In our study, most of the participants used information from social, news, and government media. This means that such media should be commonly used to circulate information on COVID-19. Further education and training through continuous education is essential in improving the knowledge of HCW about COVID 19 in our setting.

As for the respondents' attitude toward COVID-19, 35.09% strongly disagree that the Filipino race is protective toward the disease. More than half also contemplated that the country is not on a good position to contain its spread (54.39%). Congruent with the information gathered about their knowledge on how to protect oneself against the disease, large percentage strongly agree that wearing well-fitting masks and handwashing, 69.53% and 79.82%, respectively, prevent COVID-19 transmission. Our study reveals that majority of labor and delivery room HCWs have a negative attitude toward COVID-19 which is in congruence with a KAP study by Olum et al. but in contrast to a Giao's study where 93% of the respondents have positive attitude on COVID-19.[23] Only 38.60% of the respondents in this study are confident that they can manage patients with signs and symptoms of the disease when present to them. This could be an area of interest to provide adequate training to our HCWs on COVID-19 case managements.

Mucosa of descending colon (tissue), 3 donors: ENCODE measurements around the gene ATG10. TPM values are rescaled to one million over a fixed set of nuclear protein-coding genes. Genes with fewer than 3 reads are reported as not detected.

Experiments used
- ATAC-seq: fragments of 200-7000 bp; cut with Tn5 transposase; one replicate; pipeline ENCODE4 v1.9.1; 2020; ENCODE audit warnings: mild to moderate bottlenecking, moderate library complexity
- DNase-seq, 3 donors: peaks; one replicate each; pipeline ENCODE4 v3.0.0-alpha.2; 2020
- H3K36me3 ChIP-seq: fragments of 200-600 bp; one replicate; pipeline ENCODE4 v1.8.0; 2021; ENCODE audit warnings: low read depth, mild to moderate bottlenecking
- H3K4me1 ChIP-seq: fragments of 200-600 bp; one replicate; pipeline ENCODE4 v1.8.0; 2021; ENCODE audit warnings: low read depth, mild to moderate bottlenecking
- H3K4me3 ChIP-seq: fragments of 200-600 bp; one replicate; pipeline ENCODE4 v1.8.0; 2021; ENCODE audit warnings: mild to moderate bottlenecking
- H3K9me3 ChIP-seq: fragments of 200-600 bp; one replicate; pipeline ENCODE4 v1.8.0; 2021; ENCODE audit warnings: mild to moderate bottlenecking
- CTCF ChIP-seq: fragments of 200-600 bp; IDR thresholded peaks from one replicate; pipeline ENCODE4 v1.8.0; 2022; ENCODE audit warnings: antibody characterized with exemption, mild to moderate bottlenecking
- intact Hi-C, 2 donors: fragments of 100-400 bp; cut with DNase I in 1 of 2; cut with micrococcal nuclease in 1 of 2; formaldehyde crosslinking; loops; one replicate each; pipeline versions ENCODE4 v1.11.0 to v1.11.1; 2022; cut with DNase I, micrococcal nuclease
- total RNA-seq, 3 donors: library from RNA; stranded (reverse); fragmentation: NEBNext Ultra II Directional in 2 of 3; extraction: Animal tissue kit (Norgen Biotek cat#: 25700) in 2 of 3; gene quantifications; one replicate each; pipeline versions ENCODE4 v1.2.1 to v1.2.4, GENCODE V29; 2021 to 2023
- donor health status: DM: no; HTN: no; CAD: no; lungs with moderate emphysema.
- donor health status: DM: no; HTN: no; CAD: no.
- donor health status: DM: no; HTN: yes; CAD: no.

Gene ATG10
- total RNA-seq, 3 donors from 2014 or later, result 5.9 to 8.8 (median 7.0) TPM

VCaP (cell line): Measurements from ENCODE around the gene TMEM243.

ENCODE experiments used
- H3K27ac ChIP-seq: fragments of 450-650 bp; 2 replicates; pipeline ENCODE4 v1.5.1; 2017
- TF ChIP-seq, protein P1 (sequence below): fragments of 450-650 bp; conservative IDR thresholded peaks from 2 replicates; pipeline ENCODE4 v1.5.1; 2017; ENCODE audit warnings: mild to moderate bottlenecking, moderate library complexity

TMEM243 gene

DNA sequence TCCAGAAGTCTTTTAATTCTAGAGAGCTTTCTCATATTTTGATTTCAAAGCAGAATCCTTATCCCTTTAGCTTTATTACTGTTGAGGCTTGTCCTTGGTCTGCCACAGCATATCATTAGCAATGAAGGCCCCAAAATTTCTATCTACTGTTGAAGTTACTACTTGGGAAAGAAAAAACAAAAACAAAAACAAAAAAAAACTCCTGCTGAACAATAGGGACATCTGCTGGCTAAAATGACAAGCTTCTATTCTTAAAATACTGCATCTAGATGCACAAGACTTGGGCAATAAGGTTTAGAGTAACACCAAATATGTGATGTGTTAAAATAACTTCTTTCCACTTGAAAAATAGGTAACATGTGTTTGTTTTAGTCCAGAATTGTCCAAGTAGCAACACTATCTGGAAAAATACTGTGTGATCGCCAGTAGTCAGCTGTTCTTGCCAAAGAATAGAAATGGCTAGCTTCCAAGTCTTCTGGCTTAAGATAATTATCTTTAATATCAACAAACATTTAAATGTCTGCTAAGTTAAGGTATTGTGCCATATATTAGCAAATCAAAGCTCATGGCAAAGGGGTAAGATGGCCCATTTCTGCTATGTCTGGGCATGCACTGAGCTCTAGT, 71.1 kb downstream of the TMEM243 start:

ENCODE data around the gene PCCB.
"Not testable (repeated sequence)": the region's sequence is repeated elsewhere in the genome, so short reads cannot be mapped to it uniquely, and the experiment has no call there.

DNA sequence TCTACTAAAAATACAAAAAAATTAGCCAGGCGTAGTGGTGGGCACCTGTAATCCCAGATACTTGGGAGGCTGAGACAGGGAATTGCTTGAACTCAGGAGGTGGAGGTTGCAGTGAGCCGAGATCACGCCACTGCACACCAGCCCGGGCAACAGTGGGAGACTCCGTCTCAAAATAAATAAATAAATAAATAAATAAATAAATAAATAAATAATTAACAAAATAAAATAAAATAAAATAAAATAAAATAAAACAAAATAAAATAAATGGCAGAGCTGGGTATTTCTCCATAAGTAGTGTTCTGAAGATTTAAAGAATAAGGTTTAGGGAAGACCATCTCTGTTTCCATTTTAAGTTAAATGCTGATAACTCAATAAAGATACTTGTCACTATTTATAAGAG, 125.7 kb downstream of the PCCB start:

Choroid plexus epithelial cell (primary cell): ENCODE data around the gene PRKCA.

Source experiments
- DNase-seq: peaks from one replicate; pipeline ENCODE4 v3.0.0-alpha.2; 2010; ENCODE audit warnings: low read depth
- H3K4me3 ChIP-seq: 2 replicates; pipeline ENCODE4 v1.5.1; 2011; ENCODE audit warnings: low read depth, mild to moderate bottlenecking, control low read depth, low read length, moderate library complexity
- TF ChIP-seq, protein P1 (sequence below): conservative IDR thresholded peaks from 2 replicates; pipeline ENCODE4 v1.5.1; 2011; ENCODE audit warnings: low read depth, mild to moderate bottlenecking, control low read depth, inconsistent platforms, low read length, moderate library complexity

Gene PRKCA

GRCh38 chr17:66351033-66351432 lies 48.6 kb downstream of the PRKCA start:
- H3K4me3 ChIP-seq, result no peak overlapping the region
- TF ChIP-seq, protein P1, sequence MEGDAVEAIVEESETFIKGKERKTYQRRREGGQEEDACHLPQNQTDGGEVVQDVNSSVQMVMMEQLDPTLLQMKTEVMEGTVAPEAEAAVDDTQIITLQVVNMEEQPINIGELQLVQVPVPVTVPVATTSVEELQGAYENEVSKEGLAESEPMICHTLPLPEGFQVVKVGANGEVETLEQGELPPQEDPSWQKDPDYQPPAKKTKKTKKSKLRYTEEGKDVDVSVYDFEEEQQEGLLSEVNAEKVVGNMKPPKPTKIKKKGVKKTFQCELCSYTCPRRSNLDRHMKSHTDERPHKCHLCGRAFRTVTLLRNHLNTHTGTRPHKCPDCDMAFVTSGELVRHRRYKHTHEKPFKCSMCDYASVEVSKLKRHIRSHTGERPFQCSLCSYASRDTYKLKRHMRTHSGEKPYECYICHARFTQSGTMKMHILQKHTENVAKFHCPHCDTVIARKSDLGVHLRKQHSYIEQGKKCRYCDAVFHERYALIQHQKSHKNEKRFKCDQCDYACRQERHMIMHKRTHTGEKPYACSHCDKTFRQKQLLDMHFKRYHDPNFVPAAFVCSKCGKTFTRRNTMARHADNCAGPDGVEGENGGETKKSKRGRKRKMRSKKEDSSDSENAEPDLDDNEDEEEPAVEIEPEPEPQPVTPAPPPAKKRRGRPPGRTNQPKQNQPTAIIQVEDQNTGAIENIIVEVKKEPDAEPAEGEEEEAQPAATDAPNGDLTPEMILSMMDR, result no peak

Our study shows that HCWs in labor and delivery room in a tertiary-level hospital have good COVID-19 practices similar to findings by Limbu et al.[24] and Ejeh et al.[25]

Majority of the HCWs are following IPC practices mandated by the WHO which include regular hand hygiene, social distancing, and wearing a face mask when in high-risk situations. They always wore their masks when contact with patients (99.12%), refrained from doing handshakes (80.70%), cautiously washed their hands before and after handling patients (99.12%), and avoided patients with signs and symptoms suggestive of COVID-19 (82.46%).

Most respondents said that they never did the following practices on infection and prevention: thought that infection prevention does not improve patient outcomes (77.19%), and shook linen out to release the dust from the linen (73.68%). However, most respondents said that they occasionally attended in-service trainings or workshops related to IPC yearly (57.02%). HCWs should update themselves regularly through continuous educational programs, especially in this time of pandemic.